Clinical islet transplantation has demonstrated success in treating T1D. One current limitation is the traditional transplant site, which can be prone to mechanical stress and inflammation. Transplantation of pancreatic islets into alternative sites is preferable, but challenging, as it may require a three-dimensional structure for mechanical protection and to confine islets to a well-defined, retrievable space where blood vessel growth can occur. The authors have fabricated a stable and porous structure from synthetic materials and investigated islet retention and distribution, metabolic function, and glucose-dependent insulin secretion within these materials. Islets from multiple sources, including rodents, nonhuman primates, and humans, were tested in the lab. They observed a high degree of islet retention and distribution within the structure. Islets loaded within these synthetic structures exhibited viability and function comparable to standard culture conditions when incubated under normal oxygen conditions, but displayed improved viability compared to standard culture controls under low oxygen conditions. The benefit of these synthetic structures to support islet function was evaluated after transplantation into diabetic rats, which promptly achieved normal glycemic control. Collectively, these results are promising in that they indicate the potential value of such synthetic structures for maintaining functioning islets following transplantation into a clinically relevant site that provides spatial distribution of islets, as well as needed blood flow for improved survival.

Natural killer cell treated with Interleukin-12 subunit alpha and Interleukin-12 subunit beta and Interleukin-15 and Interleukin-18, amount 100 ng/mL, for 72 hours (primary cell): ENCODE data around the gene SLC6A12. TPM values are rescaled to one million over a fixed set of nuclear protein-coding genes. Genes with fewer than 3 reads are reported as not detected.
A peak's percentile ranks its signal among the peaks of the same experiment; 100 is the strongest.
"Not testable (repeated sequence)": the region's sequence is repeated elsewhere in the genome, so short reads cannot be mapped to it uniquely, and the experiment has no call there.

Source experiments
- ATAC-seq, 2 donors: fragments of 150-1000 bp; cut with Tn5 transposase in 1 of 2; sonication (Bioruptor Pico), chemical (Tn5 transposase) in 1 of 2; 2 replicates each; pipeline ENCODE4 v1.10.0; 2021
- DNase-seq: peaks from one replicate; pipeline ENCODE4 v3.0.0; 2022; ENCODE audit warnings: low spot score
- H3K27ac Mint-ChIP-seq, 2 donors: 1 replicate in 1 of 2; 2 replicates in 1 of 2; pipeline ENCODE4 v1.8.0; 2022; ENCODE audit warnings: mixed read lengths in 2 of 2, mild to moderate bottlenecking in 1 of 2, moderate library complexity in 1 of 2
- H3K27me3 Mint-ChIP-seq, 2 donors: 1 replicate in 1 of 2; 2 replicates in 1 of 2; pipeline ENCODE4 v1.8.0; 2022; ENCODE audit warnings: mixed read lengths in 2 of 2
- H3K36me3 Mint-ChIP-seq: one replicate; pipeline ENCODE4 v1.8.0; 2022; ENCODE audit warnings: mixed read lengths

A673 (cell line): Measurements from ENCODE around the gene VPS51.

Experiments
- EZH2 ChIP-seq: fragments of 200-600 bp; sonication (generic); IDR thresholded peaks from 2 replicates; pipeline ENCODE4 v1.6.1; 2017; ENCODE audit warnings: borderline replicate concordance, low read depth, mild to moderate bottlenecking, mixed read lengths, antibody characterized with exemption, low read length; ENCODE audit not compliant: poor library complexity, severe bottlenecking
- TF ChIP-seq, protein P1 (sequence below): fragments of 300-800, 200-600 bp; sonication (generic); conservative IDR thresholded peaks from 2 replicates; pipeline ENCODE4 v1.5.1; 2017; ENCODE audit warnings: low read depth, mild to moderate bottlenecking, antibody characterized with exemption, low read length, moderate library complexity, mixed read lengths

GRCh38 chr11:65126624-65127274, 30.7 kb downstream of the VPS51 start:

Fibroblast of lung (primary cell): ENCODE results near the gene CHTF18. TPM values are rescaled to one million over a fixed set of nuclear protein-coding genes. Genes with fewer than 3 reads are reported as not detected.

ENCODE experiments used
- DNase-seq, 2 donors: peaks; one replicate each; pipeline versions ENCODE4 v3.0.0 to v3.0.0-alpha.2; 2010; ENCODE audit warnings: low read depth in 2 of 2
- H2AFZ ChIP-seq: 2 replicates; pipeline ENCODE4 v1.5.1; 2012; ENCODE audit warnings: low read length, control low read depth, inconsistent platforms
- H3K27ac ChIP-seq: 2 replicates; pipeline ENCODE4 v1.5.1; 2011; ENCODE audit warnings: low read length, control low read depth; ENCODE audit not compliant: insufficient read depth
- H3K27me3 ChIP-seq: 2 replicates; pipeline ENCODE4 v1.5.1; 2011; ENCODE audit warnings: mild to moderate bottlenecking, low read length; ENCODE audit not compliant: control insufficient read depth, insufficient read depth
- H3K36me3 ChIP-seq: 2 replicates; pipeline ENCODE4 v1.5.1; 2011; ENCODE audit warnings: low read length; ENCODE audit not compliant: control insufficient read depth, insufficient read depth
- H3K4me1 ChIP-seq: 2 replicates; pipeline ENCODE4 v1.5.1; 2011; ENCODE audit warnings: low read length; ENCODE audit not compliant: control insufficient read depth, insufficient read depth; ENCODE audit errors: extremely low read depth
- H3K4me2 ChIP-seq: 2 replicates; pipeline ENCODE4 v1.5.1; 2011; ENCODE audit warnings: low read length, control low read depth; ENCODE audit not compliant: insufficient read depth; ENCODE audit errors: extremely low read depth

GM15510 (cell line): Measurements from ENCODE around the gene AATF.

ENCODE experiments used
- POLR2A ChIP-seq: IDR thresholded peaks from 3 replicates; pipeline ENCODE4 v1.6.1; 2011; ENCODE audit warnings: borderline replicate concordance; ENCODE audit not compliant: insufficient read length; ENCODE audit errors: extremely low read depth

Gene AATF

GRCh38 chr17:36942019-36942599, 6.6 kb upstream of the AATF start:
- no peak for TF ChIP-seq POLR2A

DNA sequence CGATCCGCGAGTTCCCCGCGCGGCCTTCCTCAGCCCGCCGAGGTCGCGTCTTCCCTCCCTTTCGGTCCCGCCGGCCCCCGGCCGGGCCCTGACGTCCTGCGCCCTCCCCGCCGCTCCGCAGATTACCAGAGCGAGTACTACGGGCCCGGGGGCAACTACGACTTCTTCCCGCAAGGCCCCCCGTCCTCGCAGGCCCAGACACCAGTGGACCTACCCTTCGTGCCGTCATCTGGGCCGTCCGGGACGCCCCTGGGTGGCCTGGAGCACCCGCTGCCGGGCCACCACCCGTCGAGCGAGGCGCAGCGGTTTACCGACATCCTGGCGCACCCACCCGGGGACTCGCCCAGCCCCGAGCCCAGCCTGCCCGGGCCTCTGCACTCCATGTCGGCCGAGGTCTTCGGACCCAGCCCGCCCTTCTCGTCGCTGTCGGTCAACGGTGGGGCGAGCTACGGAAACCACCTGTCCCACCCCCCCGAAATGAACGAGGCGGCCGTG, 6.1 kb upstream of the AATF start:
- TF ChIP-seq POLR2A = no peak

Ramifications for Individuals with T1D:
The implantation of functioning beta cells using an encapsulation strategy to establish insulin independence must overcome multiple technical challenges. The synthetic structure tested in this research may be an important component of success in future beta cell encapsulation products.
This study was funded in part by JDRF.
Investigators and Institutions:
This work was conducted by Dr. Camillo Ricordi and his colleagues at the University of Miami, Diabetes Research Institute.
Pedraza E, Brady AC, Fraker CA, Molano RD, Sukert S, Berman DM, Kenyon NS, Pileggi A, Ricordi C, Stabler CL. (2012) Macroporous Three Dimensional PDMS Scaffolds for Extrahepatic Islet Transplantation. Cell Transplant. 2012 Oct 2. [Epub ahead of print]